1. Palm Doc have been treating my palms here in the Algarve since i lost a 4m high palm several years ago. I have had no problems since. Also every 2 months i fill pieces of tights with moth balls and hang them from the fronds as these will deter the weevils as well. Hope this helps.


  2. What is the best treatment please? We have this weevil in Aljezur. It has killed a magnificent 100 year old palm in Aljezur by the bridge in the town and is devastating palms all over the place. I have seven 10 year old Canary Island Date palms and one of these is dead already. I am pouring imidacloprod (Confidor) over all the palm crowns to stop any more damage. Is their anything more I can do?. Thanks. Valdy


    1. Hi and welcome Valdi,

      You are doing everything they recommend. I have heard inserting mothballs in the trunk of the tree may help, but I’ve not received further feedback. Maybe worth a try




  3. Hi we have lived in the Algarve for 25 yrs and have been batteling the red palm weavil for about 2 yrs now ,we are commpletely on top of the treatment,which is various insecticide mixtures poured into the centre of the palm ,10 in all and i am happy to say all the palms are strong and healthy,if more people looked after their own palms we would have more chance of stopping these destructive little insects,but i know alot of people in the Algarve who simply dont care !
    Hillary nicholls


  4. This is a culprit of indian orgin a serious pest of coconuts and also date palm in western boarder of india.Unlike canary palms,in it hardly attack from the crown! Since the grubs tunnels the trunk and forward upwards,immediately after removing as many as grubs, trating with fumigants like aluminium phosphide is found to be very effective. Local farmers sprinkle sugary solution/jaggery etc at the base which attract ants ,which go in to trunk and take care of the grubs . In my opinion a constant vigil is very much needed to detect and monitor this insect ,if detect early easy to manage other wise very difficult.


    1. Thank you so much for the additional information. Since researching and writing this article there have been so many more palms here in Portugal infested with this Weevil. I will add your comment to the above article thanks.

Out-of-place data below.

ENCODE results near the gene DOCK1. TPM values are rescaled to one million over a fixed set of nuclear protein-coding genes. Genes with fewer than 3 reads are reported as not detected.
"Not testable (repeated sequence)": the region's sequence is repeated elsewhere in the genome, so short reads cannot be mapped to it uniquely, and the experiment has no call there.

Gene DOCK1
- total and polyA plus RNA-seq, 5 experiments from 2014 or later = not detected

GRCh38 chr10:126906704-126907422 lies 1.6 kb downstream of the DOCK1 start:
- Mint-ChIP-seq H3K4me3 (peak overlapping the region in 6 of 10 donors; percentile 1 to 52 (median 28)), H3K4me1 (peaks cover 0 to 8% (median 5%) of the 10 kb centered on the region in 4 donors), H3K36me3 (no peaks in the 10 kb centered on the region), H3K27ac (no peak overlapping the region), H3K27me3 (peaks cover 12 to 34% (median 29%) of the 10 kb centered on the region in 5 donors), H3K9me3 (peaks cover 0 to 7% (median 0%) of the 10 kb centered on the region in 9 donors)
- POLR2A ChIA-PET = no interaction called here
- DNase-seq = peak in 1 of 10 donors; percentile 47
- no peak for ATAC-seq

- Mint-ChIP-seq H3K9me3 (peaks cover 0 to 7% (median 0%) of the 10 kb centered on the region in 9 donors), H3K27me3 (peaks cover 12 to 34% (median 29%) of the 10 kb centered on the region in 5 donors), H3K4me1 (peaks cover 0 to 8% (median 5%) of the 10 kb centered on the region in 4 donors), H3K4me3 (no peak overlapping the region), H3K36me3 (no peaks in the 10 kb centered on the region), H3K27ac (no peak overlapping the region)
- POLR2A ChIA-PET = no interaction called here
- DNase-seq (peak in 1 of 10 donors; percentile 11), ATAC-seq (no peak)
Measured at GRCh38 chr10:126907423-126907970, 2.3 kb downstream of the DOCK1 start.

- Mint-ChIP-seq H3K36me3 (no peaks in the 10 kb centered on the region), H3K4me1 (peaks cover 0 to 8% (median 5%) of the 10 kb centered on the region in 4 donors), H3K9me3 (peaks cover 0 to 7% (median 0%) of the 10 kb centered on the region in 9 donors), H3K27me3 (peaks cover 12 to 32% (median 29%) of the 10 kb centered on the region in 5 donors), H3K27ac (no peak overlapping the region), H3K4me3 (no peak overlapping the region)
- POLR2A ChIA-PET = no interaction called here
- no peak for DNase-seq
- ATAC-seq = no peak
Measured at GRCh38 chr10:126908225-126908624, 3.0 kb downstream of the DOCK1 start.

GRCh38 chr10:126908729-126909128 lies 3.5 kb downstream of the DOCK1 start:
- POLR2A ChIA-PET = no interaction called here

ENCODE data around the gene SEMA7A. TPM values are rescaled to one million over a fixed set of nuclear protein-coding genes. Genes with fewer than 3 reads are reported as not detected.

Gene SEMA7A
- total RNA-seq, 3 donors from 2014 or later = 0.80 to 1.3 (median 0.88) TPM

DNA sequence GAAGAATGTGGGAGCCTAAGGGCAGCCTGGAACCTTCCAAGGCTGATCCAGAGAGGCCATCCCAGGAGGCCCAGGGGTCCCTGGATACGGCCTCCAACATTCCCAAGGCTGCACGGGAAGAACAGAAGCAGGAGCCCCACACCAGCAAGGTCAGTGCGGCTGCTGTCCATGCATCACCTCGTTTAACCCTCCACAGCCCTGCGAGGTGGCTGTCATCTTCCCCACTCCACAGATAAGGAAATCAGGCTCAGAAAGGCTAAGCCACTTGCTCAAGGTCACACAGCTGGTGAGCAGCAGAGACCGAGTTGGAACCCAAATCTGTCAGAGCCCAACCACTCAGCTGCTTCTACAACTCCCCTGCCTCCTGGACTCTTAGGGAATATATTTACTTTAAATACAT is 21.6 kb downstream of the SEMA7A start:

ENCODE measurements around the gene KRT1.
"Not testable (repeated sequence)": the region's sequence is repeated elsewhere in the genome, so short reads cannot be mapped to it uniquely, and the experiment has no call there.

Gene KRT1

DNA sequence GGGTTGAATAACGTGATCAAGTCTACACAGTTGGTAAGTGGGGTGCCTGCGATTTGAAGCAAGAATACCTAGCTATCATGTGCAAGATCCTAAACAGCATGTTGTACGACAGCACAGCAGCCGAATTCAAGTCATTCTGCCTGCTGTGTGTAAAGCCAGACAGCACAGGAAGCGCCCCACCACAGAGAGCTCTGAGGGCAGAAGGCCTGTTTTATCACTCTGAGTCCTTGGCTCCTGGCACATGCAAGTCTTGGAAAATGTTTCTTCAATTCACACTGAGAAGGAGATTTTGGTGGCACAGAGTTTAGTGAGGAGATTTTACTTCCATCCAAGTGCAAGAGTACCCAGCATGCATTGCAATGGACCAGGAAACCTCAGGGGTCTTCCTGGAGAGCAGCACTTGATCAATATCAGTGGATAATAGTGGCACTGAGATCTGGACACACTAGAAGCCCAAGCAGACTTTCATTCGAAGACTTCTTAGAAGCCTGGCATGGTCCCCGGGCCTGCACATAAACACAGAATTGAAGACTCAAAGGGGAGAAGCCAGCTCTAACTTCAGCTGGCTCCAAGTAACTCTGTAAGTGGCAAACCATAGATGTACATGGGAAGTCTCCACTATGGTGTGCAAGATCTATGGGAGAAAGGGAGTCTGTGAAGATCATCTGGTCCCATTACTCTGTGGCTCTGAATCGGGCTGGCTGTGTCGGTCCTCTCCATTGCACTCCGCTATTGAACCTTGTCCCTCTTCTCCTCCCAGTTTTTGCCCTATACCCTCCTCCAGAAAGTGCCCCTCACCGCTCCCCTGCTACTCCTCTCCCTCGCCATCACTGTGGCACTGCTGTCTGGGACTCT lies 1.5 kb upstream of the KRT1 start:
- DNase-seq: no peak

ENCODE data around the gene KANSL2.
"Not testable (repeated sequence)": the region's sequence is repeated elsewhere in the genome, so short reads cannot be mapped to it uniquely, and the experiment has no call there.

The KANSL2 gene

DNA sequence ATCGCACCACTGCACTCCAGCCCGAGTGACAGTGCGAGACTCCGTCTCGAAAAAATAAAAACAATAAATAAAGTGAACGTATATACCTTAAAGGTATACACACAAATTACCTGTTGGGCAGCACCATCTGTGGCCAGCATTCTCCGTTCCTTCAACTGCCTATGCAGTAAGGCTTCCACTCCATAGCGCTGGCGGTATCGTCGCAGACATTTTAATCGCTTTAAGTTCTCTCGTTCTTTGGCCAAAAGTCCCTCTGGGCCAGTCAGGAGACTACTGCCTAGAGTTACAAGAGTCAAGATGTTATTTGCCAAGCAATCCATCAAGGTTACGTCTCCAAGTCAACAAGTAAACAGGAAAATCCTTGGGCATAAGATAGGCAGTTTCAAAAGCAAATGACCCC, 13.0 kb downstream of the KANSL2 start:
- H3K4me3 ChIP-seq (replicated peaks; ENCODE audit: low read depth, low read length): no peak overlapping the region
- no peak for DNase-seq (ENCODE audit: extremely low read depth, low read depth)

1. Hi Redneckprincess

      It’s such a great shame…it will totally change the landscape. It makes me feel sad when the spread of this weevil could have been prevented with proper control of imports

      There are also pine forests here. Have you written about the pine beetle on your blog?

      Kind regards


      1. Hi there, I live in Javea , Costa Blanca, Spain. We also have a huge problem in this area, particularly since last summer, with the red palm weevil, the pijudo rojo, as they call it here. The authorities have only just started to try to take action. In Elche they have one of the largest palm “poblations” in Europe, with ancient palm species under threat. I have only 12 palms in my garden, mostly canarieses, the biggest one was infected and a local specialist has carried out “surgery”, which appears to be successul, as new leaves are now growing from the crown. It broke my heart to see such a majestic palm infected. In hope everyone can work together to stop this spreading. Regards, Alba, Javea, Spain


        1. Hi Alaba and welcome!

          In Portugal they did to little to late and everywhere I look palms are dying. Most left untreated and a monument to the apathy the Portuguese have taken to address this problem. I went to a meeting at our school to learn more about the weevil and how they were dealing with the problem locally. Very few people attended and the camara who’s organised the meeting did not have a clue.
          Friends of mine are now treating their palms just 1 large and 2 small at about a cost of 15euros a month (because the treatment has to be ongoing) This is a lot of money over the course of a year when every penny counts in these times of Austerity. It’s a great shame, but Spain like Portugal had the opportunity to ban imports years ago and they chose to do nothing. Still at least someone is making money from this disaster. The guys who cut the trees down, the shops who sell the chemicals and of course the company prodcuing the chmicals. Hey ho!